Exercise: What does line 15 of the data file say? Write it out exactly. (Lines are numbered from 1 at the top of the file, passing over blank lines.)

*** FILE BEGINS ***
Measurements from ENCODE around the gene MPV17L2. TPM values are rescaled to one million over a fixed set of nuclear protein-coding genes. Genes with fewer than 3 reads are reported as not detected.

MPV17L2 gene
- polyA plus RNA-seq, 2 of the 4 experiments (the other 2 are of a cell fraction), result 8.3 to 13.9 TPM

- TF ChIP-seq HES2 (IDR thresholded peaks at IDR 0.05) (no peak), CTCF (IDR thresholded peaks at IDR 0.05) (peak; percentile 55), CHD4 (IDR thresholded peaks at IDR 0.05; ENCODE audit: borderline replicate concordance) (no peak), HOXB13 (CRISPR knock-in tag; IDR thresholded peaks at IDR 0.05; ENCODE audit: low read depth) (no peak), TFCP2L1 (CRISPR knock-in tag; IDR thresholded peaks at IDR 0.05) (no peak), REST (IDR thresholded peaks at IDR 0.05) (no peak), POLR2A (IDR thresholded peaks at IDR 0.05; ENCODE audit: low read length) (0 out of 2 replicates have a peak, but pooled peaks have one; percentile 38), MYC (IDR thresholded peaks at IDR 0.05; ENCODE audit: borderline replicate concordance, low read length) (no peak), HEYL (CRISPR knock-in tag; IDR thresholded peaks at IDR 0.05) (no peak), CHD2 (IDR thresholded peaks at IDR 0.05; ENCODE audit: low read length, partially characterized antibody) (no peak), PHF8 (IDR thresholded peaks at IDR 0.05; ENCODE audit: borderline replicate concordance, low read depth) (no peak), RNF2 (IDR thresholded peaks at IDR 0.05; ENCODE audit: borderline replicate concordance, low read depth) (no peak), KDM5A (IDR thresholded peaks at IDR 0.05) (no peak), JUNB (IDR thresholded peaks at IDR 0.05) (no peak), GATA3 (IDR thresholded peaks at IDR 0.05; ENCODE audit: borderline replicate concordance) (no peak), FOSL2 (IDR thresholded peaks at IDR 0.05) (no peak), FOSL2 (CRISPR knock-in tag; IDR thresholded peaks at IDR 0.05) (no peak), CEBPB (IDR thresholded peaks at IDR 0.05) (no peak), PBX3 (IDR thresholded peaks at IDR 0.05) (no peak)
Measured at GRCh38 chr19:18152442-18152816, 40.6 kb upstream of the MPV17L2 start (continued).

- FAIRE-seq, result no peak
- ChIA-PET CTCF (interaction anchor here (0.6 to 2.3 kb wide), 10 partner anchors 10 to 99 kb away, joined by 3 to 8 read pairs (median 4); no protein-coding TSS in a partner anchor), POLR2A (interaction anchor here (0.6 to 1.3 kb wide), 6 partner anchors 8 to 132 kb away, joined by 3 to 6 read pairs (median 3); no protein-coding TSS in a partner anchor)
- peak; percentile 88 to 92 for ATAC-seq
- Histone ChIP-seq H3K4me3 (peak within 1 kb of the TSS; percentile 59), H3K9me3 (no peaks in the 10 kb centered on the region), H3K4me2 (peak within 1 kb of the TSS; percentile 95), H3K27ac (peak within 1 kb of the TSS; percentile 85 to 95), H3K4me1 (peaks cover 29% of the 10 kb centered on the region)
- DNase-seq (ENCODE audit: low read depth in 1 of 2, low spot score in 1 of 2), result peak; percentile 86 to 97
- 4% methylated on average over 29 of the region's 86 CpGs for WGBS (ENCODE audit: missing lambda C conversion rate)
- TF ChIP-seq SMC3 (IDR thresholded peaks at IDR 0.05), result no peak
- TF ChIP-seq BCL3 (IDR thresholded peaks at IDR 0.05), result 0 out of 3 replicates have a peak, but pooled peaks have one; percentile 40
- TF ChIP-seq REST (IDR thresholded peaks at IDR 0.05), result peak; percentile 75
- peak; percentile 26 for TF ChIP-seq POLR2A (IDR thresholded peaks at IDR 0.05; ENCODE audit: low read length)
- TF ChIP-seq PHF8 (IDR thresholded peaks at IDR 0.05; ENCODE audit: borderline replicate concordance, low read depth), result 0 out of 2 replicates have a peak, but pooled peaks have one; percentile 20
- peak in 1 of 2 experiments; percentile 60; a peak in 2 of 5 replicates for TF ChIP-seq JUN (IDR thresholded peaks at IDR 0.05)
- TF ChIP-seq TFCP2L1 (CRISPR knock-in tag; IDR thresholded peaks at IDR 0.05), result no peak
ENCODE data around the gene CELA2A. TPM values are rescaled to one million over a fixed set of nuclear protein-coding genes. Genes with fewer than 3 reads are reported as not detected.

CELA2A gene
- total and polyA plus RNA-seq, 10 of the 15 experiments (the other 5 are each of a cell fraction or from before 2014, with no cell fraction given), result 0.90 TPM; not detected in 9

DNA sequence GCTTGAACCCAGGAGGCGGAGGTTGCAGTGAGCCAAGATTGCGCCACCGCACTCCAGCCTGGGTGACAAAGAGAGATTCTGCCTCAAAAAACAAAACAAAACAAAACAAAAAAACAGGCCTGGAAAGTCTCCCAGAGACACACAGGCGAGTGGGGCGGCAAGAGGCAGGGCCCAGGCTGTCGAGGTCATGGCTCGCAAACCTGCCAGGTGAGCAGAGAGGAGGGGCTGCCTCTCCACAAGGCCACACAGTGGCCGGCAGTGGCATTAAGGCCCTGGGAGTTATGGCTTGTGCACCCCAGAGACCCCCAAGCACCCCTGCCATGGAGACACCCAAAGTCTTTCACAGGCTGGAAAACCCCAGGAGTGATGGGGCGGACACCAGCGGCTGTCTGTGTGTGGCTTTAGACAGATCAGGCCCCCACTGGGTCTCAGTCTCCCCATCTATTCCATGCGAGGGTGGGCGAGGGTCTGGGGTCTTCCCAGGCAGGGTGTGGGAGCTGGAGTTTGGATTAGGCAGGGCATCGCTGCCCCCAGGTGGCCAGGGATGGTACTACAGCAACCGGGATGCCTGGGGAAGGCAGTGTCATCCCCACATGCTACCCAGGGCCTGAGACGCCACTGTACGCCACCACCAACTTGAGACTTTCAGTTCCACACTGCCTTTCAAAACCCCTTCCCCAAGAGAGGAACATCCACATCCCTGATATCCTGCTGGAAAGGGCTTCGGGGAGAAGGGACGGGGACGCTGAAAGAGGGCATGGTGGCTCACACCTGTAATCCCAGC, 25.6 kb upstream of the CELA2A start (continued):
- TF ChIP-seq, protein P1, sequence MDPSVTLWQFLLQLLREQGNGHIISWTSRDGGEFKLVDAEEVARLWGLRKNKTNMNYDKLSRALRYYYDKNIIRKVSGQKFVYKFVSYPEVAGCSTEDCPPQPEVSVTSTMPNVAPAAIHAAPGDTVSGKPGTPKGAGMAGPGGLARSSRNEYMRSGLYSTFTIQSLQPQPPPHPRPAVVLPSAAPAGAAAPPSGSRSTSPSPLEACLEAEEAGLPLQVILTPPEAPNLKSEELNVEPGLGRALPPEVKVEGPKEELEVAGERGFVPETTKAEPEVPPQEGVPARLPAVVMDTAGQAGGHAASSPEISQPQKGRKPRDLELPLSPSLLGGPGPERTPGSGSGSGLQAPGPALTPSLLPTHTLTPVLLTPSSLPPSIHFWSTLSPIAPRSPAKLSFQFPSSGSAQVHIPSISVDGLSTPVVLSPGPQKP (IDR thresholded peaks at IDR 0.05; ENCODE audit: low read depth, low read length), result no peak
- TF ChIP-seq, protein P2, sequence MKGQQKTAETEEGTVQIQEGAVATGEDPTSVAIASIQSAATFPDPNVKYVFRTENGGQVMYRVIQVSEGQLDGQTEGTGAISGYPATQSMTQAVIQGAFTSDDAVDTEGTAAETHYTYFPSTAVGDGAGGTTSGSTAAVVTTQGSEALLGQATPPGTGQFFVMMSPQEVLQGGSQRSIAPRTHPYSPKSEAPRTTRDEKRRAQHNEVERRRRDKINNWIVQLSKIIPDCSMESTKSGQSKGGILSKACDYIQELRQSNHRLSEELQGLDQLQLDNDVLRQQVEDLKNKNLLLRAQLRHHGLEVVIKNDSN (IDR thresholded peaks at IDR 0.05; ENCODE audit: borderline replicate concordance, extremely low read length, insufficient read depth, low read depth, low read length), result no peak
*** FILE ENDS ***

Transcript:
- peak; percentile 26 for TF ChIP-seq POLR2A (IDR thresholded peaks at IDR 0.05; ENCODE audit: low read length)